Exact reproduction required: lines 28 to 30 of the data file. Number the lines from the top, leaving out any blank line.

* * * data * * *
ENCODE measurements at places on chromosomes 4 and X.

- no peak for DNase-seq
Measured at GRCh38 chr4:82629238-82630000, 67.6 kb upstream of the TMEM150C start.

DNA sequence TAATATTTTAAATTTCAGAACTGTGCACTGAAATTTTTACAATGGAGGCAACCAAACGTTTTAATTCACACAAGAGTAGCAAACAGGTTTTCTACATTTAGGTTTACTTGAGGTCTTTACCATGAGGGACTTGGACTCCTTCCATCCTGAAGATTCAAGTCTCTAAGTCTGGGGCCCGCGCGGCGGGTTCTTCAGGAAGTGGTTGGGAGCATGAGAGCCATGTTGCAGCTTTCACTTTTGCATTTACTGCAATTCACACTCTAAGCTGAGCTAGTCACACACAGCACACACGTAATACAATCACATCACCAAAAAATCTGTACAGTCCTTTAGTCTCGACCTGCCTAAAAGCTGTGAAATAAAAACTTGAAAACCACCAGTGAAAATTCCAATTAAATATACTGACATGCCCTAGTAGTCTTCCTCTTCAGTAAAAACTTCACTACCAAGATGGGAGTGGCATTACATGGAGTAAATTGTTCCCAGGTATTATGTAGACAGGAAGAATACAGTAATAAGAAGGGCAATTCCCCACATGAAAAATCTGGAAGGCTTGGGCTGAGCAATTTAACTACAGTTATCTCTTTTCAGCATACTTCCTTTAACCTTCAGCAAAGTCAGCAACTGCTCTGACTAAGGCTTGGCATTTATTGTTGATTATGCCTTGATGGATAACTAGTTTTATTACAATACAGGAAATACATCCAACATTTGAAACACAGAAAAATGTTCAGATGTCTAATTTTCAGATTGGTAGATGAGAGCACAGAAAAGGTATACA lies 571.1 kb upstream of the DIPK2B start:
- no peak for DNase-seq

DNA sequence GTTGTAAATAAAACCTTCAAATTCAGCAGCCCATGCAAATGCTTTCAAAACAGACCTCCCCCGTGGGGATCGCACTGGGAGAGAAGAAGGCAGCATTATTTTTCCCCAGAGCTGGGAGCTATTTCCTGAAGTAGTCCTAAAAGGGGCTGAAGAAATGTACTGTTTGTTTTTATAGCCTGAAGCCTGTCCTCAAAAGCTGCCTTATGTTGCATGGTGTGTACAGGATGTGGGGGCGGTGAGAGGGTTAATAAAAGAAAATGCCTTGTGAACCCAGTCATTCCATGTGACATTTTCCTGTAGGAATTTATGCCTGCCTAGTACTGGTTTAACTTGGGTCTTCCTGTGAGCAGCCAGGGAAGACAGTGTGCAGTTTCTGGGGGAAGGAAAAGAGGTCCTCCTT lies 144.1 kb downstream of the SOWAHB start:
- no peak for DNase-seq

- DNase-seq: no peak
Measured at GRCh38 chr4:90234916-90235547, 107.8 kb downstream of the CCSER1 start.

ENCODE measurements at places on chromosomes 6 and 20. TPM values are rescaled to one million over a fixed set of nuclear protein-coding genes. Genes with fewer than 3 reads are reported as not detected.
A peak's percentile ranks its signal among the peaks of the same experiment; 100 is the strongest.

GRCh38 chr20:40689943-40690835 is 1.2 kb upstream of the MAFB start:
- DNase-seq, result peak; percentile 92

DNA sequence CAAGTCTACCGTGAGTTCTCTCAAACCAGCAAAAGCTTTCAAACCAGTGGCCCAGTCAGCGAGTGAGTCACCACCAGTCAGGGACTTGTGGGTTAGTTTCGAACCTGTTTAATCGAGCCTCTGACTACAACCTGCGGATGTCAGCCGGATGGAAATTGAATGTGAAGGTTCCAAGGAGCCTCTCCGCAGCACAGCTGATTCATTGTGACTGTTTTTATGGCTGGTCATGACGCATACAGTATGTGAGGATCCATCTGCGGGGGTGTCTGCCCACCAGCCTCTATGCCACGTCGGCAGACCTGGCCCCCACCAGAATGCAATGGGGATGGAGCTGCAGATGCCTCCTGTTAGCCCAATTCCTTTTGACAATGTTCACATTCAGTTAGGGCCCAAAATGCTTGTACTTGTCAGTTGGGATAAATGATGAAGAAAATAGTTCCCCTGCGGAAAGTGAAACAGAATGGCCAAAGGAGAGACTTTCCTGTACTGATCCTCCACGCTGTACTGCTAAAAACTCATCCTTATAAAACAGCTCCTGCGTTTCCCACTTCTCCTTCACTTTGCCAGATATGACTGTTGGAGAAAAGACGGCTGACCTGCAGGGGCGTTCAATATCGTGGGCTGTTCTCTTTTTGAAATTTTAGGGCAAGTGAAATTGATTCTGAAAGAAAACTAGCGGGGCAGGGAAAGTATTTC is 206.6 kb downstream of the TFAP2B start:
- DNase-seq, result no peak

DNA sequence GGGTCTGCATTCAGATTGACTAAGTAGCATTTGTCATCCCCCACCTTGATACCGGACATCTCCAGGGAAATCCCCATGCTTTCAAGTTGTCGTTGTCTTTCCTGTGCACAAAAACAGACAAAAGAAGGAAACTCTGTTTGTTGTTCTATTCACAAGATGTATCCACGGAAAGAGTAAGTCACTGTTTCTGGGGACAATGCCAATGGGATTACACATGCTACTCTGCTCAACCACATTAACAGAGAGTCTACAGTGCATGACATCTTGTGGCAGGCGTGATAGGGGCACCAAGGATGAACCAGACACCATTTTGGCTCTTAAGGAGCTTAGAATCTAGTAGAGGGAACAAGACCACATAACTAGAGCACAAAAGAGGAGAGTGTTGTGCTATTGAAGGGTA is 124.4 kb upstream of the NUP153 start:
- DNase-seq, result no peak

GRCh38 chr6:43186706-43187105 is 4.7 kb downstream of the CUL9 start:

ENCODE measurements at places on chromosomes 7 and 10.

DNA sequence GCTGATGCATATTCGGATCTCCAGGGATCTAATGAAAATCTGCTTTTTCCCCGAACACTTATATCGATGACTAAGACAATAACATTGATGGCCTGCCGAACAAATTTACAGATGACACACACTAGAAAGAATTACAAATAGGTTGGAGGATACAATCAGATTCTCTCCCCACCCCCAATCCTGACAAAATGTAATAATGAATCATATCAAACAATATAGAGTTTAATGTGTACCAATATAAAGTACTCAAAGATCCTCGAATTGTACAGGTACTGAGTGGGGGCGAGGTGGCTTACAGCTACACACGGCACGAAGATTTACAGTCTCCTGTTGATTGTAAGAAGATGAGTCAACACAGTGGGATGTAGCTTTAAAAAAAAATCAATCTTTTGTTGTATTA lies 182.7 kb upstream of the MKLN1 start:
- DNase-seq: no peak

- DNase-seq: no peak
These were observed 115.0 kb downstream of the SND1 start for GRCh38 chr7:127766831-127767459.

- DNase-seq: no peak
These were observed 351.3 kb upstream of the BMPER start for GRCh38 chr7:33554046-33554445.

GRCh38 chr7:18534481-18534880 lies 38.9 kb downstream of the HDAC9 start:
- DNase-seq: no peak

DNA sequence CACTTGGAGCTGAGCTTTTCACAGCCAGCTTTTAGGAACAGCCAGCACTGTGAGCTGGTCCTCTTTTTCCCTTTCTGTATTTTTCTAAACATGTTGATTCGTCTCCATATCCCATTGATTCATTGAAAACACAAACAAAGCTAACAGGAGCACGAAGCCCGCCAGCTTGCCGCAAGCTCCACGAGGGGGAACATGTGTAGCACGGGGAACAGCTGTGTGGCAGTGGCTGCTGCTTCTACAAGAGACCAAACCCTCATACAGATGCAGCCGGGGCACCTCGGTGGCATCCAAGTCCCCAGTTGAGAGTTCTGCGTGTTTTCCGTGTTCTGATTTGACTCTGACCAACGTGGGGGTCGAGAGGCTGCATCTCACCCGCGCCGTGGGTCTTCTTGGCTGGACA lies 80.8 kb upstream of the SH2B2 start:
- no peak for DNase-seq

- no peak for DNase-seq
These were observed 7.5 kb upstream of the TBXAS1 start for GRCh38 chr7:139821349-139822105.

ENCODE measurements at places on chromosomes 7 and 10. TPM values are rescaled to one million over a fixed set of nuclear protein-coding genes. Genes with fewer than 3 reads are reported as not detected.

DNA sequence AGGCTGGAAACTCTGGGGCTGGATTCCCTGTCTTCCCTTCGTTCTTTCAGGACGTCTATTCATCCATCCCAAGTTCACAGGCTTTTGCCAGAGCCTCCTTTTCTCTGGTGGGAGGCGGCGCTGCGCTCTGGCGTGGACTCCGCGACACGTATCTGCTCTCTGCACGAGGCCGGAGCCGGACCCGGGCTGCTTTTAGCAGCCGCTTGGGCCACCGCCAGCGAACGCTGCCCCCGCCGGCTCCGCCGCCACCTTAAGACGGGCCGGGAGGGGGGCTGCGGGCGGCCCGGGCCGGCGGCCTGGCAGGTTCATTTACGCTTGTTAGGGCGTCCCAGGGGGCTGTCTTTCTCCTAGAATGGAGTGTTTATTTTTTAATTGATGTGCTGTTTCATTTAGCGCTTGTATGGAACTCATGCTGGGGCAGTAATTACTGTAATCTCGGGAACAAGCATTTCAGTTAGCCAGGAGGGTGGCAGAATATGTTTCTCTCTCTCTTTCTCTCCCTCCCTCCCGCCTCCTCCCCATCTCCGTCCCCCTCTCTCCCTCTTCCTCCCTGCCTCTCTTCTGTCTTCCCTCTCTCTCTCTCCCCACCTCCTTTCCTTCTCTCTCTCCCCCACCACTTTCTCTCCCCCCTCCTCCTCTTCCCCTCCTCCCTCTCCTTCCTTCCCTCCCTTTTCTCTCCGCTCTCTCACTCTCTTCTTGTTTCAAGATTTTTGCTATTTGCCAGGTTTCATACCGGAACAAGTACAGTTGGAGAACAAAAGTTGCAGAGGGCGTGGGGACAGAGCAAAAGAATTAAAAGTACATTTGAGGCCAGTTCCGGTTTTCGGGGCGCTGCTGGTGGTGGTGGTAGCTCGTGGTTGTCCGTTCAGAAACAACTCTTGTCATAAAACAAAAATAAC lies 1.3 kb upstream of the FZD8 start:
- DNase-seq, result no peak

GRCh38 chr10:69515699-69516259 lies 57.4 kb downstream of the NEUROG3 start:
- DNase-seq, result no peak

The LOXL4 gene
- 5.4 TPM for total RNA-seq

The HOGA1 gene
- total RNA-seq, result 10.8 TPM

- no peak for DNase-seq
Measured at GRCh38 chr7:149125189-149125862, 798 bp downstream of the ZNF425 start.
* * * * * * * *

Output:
DNA sequence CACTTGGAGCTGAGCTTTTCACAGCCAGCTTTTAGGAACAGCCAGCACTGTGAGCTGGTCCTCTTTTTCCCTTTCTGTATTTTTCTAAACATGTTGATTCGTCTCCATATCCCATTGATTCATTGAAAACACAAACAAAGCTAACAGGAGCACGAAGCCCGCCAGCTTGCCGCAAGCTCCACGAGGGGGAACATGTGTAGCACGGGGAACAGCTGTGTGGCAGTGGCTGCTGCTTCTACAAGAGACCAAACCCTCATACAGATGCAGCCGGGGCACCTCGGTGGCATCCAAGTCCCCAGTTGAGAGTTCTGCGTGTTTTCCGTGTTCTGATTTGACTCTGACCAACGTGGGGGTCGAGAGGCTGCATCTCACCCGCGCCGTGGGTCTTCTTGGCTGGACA lies 80.8 kb upstream of the SH2B2 start:
- no peak for DNase-seq

- no peak for DNase-seq